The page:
Guest Post by Fred Reed
An Excursion into Northern Politics of Race
Race riot in he South, 1863. Wikipedia: “Rioters subjected black men to the most brutal violence: torture, hanging, and burning.” Eleven were lynched. The Southern mob depicted here were afraid that if the North won the Civil War, freed slaves would take the jobs of whites.
Virginian though I am, a son of the Shenandoah, and brought up among the lazy rivers of the state of Marse Bob Lee and Stonewall—rivers where the sun always seemed to shine and you could mostly catch catfish, and almost think that being alive was a good thing until further experience intervened—I have to admit the deep vileness in the Southern soul. Yes. It was this that brought forth such scenes as above. I cannot deny that the events portrayed happened in the South.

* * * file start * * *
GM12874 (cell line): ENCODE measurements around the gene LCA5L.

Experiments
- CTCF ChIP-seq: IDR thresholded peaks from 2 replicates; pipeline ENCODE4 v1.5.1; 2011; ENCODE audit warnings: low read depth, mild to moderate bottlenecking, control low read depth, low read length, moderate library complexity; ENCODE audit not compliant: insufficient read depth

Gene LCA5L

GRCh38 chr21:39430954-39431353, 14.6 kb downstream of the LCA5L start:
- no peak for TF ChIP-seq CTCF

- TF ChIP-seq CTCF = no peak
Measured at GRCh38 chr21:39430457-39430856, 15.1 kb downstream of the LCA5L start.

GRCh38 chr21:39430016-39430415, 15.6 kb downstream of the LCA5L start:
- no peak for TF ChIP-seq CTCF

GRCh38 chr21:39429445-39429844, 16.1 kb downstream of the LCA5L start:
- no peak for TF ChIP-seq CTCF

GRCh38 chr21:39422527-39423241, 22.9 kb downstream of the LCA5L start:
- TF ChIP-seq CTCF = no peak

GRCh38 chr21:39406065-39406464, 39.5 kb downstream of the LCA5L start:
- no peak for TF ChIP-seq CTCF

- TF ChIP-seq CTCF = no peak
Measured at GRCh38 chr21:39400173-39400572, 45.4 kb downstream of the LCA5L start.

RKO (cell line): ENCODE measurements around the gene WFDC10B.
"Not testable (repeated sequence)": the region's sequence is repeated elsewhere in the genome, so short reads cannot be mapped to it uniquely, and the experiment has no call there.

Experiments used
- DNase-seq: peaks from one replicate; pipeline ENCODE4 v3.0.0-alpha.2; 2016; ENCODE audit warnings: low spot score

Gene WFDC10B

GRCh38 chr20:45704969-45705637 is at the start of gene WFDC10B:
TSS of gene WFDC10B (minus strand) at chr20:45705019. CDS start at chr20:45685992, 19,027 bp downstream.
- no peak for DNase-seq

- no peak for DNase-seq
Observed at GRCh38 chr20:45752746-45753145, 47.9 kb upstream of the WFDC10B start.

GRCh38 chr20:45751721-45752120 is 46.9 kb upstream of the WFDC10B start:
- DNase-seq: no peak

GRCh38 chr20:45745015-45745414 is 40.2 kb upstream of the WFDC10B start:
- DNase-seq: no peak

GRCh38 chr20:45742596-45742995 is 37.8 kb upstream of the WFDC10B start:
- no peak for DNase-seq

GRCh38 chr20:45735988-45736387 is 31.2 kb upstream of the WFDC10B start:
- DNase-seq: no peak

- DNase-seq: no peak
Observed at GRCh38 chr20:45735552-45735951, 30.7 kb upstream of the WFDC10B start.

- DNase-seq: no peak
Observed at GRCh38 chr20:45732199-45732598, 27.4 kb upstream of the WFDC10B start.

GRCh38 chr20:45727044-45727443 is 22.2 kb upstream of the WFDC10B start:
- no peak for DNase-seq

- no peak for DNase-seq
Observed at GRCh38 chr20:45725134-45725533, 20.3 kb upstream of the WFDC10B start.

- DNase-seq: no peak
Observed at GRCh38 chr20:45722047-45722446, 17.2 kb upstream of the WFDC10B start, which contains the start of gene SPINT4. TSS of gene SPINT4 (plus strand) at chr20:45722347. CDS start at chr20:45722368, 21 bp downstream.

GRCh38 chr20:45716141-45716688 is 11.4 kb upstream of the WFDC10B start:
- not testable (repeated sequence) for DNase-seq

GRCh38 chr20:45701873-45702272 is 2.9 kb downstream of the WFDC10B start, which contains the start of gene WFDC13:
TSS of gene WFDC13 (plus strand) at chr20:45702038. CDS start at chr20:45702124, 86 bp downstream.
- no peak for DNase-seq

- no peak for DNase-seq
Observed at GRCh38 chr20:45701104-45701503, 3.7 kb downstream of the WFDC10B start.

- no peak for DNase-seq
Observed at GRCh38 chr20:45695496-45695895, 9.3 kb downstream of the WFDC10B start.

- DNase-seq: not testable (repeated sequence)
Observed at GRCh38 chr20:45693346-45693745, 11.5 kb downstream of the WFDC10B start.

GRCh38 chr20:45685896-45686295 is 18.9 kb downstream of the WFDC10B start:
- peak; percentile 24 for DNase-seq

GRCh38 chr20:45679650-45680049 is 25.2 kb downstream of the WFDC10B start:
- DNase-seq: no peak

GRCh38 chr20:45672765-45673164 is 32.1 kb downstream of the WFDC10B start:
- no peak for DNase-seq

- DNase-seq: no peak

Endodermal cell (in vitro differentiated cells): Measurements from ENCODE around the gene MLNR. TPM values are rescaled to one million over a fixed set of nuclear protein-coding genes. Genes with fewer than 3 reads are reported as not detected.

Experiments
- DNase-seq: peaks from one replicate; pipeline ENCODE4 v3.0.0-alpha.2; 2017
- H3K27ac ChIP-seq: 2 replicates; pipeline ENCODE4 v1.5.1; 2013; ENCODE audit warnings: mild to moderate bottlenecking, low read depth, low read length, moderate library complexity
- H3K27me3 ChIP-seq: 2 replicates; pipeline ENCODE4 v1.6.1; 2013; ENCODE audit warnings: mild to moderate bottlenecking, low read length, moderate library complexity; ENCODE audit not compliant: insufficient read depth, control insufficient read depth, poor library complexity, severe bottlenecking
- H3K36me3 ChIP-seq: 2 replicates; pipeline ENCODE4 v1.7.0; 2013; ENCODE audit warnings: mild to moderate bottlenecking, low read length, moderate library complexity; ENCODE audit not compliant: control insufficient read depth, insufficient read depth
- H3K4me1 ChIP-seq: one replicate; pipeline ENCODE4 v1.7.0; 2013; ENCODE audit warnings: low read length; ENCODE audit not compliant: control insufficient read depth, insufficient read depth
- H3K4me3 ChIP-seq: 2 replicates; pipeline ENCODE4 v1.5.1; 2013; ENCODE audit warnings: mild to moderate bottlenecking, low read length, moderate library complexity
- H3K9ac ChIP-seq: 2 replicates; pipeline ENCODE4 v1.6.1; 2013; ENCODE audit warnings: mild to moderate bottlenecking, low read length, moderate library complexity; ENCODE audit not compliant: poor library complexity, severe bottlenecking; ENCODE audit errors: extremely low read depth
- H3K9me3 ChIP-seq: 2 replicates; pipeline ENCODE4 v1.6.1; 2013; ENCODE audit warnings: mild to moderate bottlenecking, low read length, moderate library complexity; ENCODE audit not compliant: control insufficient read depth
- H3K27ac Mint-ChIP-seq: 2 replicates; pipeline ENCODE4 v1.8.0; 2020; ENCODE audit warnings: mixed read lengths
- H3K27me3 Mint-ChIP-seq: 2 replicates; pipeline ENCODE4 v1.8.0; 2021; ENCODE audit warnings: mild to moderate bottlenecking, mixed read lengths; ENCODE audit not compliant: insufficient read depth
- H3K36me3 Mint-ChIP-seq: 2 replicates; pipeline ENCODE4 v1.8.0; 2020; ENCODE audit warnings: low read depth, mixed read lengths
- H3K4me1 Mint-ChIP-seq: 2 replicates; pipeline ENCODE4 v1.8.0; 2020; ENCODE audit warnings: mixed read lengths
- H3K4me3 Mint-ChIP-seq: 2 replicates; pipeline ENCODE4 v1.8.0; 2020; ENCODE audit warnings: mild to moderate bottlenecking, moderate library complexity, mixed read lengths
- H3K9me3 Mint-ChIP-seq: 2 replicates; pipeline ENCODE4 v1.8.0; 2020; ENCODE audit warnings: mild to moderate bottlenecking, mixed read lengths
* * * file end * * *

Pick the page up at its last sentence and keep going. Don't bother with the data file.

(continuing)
The south of Manhattan, anyway, the drawing being of the race riots of 1863 in New York, in which Yankee mobs killed 115 or so innocent people, many of them black.
Here was early evidence of the deep regard in which Yankees held black men—and still hold them if you look at actions and not protestations. There is nothing like a damn Yank to tell how good he is, how drowning in the curds and cream of human kindness, without in his actions displaying a trace of it.